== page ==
Pregnant and unaware — The story of a 42-year-old disabled woman
Sukulwenkosi Dube-Matutu, [email protected]
*MS Nomsa Ncube woke up in the early hours of Thursday last week to find a newborn baby boy lying naked in her yard, crying uncontrollably.
She grabbed the baby and rushed to her bedroom to cover it with a blanket. Ms Ncube immediately knew that the baby belonged to her intellectually challenged elder sister, *Ms Agnes Sibanda.
Ms Sibanda (42) from the Magedleni area of Gwanda gave birth to a baby boy but does not fully understand the new development in her life because of her disability. She is suspected to have delivered the baby in the early hours of Thursday last week next to a hut and then went back to sleep.
Ms Sibanda who also has weak limbs and poor eye sight is suspected to have been sexually abused by several men in her community. Her younger sister who stays with her only discovered the pregnancy last month at around seven months.
Meanwhile, Ms Sibanda did not know that she was pregnant. She reportedly just complained of stomach and back pains.
A Chronicle news crew visited Ms Sibanda at the Gwanda Provincial Hospital maternity ward where she was admitted after giving birth. Her baby boy was placed under the care of nurses during her two-day stay at the hospital.
Her younger sister, Ms Ncube said Ms Sibanda became angry the first time she was told that she was expecting a baby.
“I stay with my sister who is intellectually challenged. I had no idea she was pregnant and I only discovered last month when I noticed that her stomach was bulging. I took her to the hospital for examination and they confirmed that she was seven months pregnant. She was due for delivery next month.
“When she heard that she was pregnant, she became very angry and denied it. She said there was no way she could be pregnant as she doesn’t have a husband. After she had delivered the baby, my sister could hardly understand that she is now a mother,” said Ms Ncube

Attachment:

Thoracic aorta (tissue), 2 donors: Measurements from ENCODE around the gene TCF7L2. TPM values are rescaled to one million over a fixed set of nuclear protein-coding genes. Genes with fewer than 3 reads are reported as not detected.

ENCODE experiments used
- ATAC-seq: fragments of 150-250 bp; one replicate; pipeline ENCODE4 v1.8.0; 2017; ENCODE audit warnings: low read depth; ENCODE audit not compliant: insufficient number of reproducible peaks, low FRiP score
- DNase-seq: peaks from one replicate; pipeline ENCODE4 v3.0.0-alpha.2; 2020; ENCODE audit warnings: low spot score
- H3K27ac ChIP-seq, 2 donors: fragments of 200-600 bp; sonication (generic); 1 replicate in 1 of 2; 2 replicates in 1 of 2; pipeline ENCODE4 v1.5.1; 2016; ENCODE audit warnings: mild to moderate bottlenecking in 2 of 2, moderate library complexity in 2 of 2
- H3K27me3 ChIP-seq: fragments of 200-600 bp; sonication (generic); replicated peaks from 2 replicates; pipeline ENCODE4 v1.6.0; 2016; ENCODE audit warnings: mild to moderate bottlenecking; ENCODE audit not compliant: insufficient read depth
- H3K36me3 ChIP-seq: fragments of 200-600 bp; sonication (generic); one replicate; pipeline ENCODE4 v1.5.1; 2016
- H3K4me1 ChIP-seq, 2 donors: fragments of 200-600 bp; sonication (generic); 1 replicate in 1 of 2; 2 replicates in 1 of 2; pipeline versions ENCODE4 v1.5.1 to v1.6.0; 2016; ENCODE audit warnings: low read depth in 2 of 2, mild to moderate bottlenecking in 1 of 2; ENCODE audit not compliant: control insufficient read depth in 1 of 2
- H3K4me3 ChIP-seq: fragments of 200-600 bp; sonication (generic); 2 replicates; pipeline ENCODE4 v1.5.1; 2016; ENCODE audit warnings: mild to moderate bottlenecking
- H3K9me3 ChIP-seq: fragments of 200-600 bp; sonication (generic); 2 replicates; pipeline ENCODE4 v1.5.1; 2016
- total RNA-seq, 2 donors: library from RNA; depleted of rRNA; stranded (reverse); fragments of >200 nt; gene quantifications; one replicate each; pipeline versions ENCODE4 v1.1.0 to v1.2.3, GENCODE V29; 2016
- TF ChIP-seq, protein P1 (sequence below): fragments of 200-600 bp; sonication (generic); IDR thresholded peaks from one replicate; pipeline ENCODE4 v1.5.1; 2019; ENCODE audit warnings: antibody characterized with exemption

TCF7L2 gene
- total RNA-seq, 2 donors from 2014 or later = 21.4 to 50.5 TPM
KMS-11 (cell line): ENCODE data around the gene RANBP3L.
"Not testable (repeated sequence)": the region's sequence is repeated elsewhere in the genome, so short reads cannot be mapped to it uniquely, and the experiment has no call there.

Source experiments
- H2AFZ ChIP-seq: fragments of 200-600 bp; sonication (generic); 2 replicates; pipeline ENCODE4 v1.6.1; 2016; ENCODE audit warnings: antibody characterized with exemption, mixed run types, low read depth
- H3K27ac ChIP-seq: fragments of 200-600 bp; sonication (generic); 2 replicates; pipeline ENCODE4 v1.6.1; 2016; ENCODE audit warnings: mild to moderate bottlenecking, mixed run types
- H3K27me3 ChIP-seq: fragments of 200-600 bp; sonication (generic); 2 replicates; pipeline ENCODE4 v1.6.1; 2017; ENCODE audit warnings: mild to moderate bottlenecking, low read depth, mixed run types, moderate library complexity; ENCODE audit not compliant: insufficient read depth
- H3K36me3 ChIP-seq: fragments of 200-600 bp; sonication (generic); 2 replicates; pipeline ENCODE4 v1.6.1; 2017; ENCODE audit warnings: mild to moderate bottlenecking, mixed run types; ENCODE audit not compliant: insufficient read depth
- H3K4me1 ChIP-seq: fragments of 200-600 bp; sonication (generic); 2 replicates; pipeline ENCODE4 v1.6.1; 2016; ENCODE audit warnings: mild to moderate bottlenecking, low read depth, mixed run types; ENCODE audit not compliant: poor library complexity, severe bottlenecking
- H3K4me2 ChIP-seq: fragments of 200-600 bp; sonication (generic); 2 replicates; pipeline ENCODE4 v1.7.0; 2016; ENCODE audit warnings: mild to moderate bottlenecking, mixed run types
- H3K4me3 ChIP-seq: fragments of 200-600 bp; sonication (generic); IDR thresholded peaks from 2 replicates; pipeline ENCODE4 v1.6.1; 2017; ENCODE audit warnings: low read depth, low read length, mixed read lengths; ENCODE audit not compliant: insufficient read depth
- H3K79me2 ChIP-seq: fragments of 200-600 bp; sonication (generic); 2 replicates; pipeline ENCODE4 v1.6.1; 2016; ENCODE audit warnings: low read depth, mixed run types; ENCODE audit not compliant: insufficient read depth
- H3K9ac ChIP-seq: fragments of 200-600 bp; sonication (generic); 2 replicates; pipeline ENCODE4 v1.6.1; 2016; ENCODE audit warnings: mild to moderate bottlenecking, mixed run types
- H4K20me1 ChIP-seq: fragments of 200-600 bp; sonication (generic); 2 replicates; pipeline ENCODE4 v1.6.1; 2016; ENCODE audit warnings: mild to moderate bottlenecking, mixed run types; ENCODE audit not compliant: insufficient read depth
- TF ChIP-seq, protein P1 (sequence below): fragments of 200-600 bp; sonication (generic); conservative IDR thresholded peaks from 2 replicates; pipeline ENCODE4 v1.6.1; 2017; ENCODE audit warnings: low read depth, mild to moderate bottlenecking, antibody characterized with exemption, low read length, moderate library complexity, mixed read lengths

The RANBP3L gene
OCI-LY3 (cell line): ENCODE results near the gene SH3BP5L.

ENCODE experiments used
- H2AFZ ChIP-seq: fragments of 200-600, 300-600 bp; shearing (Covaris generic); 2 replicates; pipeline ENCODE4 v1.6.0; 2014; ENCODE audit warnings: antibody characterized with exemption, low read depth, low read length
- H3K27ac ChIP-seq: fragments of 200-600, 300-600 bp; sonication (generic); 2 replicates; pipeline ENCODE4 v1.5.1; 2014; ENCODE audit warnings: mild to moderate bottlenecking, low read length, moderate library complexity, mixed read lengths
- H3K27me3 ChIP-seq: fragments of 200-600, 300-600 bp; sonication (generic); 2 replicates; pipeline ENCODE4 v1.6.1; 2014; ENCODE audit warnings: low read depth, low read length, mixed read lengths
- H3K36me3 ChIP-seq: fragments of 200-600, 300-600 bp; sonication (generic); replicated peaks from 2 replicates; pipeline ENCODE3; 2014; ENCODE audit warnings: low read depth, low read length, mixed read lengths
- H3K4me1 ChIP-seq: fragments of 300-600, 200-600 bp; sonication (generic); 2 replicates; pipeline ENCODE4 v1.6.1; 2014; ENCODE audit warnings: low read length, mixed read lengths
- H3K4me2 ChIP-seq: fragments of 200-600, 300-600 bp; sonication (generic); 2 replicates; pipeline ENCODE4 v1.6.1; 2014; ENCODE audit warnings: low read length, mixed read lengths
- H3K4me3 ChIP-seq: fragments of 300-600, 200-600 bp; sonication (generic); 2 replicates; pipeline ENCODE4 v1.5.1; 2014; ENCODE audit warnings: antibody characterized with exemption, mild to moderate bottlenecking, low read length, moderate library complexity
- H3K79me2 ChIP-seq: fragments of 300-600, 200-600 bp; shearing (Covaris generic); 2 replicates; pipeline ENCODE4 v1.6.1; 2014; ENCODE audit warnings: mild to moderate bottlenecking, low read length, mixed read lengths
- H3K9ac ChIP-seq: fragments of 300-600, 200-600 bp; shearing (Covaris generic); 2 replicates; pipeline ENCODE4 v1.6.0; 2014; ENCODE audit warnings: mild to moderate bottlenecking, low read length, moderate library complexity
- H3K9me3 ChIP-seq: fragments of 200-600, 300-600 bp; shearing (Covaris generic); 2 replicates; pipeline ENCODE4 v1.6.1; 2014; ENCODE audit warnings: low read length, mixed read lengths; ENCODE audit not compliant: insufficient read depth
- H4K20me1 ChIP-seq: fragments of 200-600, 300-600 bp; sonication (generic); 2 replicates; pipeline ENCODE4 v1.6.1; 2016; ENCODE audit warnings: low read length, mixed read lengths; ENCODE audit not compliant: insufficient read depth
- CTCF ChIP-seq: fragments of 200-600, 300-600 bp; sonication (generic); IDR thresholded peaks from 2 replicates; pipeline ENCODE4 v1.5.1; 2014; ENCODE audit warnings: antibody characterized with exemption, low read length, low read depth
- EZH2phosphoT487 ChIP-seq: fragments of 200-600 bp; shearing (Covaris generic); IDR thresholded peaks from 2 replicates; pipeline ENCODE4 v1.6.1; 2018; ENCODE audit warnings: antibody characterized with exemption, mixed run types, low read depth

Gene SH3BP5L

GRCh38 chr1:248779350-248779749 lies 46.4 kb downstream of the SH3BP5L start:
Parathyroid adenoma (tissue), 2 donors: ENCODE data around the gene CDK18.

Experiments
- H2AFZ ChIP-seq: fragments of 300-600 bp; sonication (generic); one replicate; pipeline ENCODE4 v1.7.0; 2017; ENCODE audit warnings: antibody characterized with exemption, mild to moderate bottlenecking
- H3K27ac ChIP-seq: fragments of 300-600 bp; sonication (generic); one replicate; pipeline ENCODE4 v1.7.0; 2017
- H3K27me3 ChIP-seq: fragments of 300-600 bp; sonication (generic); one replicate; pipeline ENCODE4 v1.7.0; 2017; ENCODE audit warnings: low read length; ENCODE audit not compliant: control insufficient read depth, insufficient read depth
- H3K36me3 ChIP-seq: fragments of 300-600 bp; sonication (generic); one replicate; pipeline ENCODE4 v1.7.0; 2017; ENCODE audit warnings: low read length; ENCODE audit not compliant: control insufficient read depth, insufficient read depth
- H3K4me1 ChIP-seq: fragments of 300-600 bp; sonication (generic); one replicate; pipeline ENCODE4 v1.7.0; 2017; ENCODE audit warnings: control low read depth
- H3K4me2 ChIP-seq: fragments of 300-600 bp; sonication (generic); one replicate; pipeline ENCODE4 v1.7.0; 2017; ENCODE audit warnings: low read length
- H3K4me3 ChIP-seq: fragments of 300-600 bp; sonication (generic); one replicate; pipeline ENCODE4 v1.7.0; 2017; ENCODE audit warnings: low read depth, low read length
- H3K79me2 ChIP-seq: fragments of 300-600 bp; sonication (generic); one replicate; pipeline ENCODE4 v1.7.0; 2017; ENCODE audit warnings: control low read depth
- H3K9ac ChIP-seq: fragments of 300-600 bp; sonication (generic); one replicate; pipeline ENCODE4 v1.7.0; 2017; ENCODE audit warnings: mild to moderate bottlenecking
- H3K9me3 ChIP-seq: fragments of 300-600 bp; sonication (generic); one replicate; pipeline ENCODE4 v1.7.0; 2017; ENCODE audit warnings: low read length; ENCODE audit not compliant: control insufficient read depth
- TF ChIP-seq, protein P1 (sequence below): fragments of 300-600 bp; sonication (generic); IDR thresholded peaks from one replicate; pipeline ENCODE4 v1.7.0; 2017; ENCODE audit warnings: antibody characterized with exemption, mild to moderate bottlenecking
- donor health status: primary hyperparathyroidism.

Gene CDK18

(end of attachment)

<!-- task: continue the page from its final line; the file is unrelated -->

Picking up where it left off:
She said after giving birth, her sister left the baby as she did not understand what had happened. Ms Ncube said her sister might have difficulties looking after the baby because of her mental state and physical disability.
She said she is also not sure whether her sister will agree to breastfeed her baby.
“My sister gave birth to the baby and left it outside, a clear indication that she doesn’t understand anything that has happened to her. We have tried explaining to her that she is now a mother but she doesn’t understand. We have reported the matter to the Department of Social Welfare and Nkomwa Foundation Trust and we will also take the matter to the police. I hope the culprit or culprits will be apprehended because what they have done to my sister is inhumane. My sister can’t cook, do household chores or other things without assistance,” said Ms Ncube.
She said her sister needs assistance in fending for her newborn son who is now her responsibility.
Nkomwa Foundation Trust director Mr Pick Nkomwa said preliminary investigations have shown that Ms Sibanda could have been sexually abused by several men from her community.
He raised concerns over rampant cases of abuse of people with disability (PWD), mostly women and girls.
He said they continue to receive cases of abuse of people with disability especially from the rural community.
Mr Nkomwa said the perpetrators take advantage of the failure of their victims to report the incidents.
He said sexual abuse perpetrators usually take advantage of PWDs who are intellectually challenged and hearing impaired.
As an organisation, Mr Nkomwa said they have improved their presence within communities in order to detect these offences and also raise awareness within communities.
“Women and girls with disabilities continue to face intersecting forms of discrimination due to their gender, disability and social and negative cultural norms as well as religious beliefs. These factors increase their vulnerability and put them at higher risk of gender based violence and sexual and gender based violence, harmful practices, poverty and marginalisation,” he said.
Mr Nkomwa said some cases go by undetected while others are never reported. He said there is a need for families and communities to be on the lookout for their relatives that might be subjected to abuse.
“Relatives and community members must be on the lookout for any signs of victimisation of their disabled relatives. They shouldn’t ignore signs or communication that can come from their disabled relatives. There is a need for continued sensitisation of community members on disability issues,” he said. — @DubeMatutu